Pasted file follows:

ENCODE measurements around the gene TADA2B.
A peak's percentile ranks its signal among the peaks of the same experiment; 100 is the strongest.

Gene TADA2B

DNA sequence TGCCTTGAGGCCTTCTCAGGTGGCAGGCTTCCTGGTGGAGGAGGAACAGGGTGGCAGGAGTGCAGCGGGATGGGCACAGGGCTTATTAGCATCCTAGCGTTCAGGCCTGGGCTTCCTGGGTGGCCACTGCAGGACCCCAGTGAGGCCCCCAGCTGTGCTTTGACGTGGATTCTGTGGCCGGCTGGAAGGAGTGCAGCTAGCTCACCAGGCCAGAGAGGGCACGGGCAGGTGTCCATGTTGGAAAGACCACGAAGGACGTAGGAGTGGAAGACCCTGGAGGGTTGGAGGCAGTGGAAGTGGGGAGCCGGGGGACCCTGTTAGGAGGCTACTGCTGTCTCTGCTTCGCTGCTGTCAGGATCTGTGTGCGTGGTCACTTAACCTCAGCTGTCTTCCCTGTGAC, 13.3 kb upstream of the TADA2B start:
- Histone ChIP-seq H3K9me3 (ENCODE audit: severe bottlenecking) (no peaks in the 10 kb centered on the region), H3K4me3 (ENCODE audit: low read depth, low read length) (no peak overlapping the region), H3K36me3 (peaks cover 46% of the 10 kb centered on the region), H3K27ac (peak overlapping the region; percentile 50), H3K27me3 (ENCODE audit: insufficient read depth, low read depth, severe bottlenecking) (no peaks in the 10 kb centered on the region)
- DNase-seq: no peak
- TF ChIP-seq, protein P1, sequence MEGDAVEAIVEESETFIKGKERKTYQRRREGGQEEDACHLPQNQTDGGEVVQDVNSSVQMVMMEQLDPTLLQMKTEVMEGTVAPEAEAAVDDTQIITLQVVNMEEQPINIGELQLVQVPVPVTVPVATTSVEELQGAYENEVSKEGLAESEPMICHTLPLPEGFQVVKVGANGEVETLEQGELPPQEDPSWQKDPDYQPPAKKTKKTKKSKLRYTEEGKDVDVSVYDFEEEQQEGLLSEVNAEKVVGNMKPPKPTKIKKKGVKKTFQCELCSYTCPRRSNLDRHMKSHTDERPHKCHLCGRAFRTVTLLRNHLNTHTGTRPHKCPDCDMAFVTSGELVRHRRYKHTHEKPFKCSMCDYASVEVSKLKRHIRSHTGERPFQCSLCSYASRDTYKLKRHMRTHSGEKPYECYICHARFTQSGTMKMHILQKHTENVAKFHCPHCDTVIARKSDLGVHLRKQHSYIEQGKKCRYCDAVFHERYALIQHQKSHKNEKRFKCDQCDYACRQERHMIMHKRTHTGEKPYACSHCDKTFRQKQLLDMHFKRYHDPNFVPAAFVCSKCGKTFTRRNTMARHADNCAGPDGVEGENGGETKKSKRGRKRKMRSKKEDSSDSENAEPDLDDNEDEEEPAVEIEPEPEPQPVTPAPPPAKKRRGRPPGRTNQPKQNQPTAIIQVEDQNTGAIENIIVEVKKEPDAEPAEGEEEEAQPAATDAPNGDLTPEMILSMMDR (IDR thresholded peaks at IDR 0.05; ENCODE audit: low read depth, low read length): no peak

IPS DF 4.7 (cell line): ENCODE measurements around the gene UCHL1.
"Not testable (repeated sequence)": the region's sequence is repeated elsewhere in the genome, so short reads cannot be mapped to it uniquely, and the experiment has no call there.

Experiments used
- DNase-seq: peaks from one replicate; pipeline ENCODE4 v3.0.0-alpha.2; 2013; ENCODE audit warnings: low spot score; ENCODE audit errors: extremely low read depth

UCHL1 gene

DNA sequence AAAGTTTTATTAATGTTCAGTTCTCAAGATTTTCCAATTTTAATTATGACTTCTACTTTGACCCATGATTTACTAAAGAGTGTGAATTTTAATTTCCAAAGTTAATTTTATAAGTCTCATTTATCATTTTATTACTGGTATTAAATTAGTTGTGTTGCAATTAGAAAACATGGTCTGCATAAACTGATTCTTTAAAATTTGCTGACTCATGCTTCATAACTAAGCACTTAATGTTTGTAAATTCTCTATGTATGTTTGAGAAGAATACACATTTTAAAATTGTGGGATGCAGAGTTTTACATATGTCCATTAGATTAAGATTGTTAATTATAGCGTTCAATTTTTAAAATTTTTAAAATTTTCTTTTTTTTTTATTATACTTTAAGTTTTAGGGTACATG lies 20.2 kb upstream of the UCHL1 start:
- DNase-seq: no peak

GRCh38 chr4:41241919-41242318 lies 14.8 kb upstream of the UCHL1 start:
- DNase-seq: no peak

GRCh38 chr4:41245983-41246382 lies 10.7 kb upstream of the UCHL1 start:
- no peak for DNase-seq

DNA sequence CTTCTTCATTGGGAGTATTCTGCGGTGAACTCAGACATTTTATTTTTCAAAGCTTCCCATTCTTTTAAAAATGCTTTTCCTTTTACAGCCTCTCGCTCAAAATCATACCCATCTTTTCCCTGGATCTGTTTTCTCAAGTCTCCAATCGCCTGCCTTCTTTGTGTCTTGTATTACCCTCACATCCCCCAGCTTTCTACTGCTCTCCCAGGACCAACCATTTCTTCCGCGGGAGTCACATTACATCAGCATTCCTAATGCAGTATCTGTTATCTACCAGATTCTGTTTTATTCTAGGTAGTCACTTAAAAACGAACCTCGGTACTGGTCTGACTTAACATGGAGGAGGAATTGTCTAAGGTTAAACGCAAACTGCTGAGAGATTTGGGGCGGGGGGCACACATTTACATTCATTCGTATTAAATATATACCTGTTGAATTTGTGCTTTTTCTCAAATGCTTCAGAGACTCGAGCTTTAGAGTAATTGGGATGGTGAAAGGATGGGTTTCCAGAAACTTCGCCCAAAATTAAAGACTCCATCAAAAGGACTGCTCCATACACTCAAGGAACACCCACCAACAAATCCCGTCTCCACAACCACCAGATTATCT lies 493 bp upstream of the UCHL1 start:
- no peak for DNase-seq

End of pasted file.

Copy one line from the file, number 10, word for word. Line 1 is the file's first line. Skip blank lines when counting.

Experiments used